leg press instead of squats?

Since I would normally not have a spotter I was wondering if I can substitute regular squats with leg presses..

Leg presses seem to be a lot safer.. any opinions on this?

Thanks

Of course you can substitute them. A better question is should you
substitute them. The answer is NO!

Why is that?? and I suppose I could alwys do regular squats with dumbbells instead of the bar going across you back.. My main concern is saftey of course...

"couldnt you just squat in the power cage?"

I may give that a try to see how it feels.. thanks for the advice!

I don't see the real safety issue. If you are going to fail, just let go of
the bar and step slightly forward. It will just fall on the floor behind
you. Olympic lifters squat heavy with no spot often.

If you are still worried, use the squat rack as suggested.

I always squat in the cage but enjoy finishing out squat day with a few sets of heavy leg presses. You can't really screw up the form on a leg press so (i think) it helps you add some extra leg work in when other wimpier muslce groups might hold you back.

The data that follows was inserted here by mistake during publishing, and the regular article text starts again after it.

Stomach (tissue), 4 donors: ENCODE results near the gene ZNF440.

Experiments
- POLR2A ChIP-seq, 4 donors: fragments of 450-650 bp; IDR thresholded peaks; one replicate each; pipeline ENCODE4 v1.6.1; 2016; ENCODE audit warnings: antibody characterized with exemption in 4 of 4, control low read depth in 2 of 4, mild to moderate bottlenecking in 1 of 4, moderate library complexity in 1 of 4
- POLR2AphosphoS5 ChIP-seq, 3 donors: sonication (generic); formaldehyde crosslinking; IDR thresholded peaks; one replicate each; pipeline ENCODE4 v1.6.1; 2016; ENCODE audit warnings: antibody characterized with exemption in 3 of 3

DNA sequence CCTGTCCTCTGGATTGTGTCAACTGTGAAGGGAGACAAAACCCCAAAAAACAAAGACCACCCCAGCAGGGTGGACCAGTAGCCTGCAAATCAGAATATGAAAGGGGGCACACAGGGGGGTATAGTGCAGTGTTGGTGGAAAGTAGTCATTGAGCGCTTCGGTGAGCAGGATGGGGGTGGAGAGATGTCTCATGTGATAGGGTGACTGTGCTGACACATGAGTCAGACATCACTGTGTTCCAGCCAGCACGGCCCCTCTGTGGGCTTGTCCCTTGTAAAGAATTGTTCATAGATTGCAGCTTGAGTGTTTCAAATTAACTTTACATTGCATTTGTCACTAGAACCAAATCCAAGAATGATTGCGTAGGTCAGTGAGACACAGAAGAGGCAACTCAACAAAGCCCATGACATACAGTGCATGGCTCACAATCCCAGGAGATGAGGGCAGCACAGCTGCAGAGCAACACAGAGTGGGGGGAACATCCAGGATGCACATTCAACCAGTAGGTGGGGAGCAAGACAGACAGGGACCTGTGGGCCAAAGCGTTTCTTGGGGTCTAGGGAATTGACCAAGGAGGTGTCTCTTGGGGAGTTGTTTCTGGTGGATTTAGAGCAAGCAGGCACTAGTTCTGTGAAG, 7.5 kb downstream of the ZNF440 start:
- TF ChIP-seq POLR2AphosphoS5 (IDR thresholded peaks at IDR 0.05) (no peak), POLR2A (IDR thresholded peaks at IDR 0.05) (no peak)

Certainly no replacement.

Poz wasn't there something posted here recently that the leg press puts undue strain on the patellar tendon.

Shit I've killed too many brain cells.

I can't remember if it was here, T-Nation, or the Crossfit message board.

Ah well I recommend squats but if you won't do them then leg presses will have to be good enough.

Or you could do trap bar deads if a trap bar is available or conventional deads or hell even zercher squats.

Shite do anything but the leg press for your primary leg exercise.

Leg presses make the baby jesus cry.

I'm recovering from a dislocated shoulder so for me squats are not a great idea now, although I'm almost back to normal with it. instead I've been doing squats, lunges, and step ups (??) with dumbells, it's good as they work your grip, back and traps as well. I also do BW squats and sometimes hit the leg press.